When and where to watch the Super blue blood moon

A once in a lifetime lunar event occurs tomorrow – a Super blue blood moon, which means a complete lunar eclipse, during the 2nd full moon of the month, while the moon is on its closest orbit to earth. This rare celestial phenomenon—a super moon, a blue moon and a total lunar eclipse, will all occur at the same time. Are you ready for the treat up the skies on the evening of January 31?

People in Siberia, Australia, New Zealand and North Western US and Canada will be lucky to observe the entire event. Major sections of Africa, South America and Europe will not be able to enjoy the event. In India, the north East residents would be the first ones to see the event between 16:21 and 17:18. For the rest of the country, the eclipse will start around 17:18 IST. It will be total at 18:21 hours and remain totally eclipsed till 19:37. For the west coast and parts of Rajasthan, the phenomenon will be visible from 18:21 IST to 19:37 IST. Once the total eclipse ends, the Moon will slowly come out of the shadow of the Earth, the partial eclipse ending around 20:41 hrs. The totality of the eclipse will last for about 1 hour and 16 minutes.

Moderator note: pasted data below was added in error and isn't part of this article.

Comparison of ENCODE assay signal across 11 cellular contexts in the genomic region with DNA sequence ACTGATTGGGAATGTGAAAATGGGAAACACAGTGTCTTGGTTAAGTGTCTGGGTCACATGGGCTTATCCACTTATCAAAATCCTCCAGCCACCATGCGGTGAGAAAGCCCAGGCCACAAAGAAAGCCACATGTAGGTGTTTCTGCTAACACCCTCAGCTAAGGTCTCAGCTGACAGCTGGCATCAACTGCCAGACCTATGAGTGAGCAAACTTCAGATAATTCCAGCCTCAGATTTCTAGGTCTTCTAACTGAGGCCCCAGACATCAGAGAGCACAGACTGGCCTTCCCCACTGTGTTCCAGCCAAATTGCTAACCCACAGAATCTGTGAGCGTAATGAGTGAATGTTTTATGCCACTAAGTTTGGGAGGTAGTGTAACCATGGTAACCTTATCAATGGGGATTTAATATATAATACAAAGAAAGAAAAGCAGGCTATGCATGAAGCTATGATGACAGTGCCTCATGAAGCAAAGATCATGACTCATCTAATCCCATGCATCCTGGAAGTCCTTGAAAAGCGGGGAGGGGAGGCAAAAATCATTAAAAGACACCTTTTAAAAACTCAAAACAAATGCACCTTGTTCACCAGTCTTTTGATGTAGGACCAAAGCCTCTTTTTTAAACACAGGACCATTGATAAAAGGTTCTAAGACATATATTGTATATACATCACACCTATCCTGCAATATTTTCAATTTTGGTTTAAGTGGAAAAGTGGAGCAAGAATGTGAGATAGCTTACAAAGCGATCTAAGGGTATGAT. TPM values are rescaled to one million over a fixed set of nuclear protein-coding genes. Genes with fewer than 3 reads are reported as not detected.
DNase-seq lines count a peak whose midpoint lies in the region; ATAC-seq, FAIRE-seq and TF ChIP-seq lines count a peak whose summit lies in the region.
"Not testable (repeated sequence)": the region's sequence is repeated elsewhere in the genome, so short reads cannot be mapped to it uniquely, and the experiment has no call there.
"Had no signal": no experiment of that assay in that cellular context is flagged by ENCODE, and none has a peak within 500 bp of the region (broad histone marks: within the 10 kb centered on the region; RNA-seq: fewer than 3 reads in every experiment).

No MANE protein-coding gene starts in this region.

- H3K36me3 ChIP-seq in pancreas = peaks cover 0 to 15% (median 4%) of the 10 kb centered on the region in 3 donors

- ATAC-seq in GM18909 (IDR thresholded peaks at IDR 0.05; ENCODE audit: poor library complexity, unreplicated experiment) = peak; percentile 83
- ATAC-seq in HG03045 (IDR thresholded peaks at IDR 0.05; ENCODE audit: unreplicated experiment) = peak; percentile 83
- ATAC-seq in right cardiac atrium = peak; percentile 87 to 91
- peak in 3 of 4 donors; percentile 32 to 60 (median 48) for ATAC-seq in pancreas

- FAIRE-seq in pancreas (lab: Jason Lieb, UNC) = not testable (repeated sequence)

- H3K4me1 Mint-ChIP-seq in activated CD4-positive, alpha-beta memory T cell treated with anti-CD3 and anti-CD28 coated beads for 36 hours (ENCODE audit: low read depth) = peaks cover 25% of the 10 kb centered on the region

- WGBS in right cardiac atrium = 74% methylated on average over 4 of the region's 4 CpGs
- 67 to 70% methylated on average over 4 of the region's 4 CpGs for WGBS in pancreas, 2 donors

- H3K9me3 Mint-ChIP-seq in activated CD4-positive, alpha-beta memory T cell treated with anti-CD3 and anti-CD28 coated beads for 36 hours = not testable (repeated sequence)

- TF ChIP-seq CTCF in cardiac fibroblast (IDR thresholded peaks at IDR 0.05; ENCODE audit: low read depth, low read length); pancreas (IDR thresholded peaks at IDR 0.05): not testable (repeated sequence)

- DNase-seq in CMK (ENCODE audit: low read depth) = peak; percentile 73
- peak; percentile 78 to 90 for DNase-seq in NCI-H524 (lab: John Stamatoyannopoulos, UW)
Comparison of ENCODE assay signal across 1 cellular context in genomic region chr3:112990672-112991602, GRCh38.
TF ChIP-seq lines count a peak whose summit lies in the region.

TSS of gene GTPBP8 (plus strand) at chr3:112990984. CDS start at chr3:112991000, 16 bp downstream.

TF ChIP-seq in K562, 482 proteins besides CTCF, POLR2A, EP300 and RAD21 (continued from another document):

Regional Science Centre and Planetarium, Kozhikode and Priyadarshini Planetarium in the Kerala Science and Technology Museum (KSSTM) in Thiruvananthapuram have made special arrangements for public to view the phenomenon. The Earth Centre of Jatayu Para is also making special arrangements for the sky gazers.